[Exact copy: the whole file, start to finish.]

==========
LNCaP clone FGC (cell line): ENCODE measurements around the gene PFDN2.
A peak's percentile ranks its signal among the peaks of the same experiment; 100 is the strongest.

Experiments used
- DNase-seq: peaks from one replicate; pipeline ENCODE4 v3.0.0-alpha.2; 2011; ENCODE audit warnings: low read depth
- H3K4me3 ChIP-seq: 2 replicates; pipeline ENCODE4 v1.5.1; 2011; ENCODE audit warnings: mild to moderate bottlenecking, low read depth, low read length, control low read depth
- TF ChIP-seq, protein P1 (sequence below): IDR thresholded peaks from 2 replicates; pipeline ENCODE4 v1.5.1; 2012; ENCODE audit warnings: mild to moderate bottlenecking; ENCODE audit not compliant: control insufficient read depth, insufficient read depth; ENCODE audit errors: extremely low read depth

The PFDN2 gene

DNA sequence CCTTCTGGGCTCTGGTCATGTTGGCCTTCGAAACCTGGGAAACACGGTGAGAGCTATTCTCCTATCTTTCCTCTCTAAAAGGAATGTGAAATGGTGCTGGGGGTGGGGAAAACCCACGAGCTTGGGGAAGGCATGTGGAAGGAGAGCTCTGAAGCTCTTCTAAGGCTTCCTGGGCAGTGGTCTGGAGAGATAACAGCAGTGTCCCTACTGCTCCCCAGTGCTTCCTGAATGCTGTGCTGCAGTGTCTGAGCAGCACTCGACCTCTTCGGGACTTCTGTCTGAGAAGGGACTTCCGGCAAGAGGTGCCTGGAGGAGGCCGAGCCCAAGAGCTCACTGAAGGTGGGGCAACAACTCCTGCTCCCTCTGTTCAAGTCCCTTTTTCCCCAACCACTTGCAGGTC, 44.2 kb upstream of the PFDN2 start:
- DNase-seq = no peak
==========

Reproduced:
LNCaP clone FGC (cell line): ENCODE measurements around the gene PFDN2.
A peak's percentile ranks its signal among the peaks of the same experiment; 100 is the strongest.

Experiments used
- DNase-seq: peaks from one replicate; pipeline ENCODE4 v3.0.0-alpha.2; 2011; ENCODE audit warnings: low read depth
- H3K4me3 ChIP-seq: 2 replicates; pipeline ENCODE4 v1.5.1; 2011; ENCODE audit warnings: mild to moderate bottlenecking, low read depth, low read length, control low read depth
- TF ChIP-seq, protein P1 (sequence below): IDR thresholded peaks from 2 replicates; pipeline ENCODE4 v1.5.1; 2012; ENCODE audit warnings: mild to moderate bottlenecking; ENCODE audit not compliant: control insufficient read depth, insufficient read depth; ENCODE audit errors: extremely low read depth

The PFDN2 gene

DNA sequence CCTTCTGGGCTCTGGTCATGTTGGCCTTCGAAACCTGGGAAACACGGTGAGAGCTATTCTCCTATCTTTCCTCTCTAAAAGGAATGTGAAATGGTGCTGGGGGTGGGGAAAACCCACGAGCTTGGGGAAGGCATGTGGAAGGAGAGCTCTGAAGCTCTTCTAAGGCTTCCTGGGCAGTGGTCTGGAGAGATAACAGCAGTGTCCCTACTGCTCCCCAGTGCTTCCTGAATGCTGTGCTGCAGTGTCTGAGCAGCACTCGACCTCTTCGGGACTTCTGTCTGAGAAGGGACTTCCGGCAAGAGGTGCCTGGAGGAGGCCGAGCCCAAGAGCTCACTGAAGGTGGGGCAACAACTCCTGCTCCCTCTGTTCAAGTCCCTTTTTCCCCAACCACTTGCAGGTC, 44.2 kb upstream of the PFDN2 start:
- DNase-seq = no peak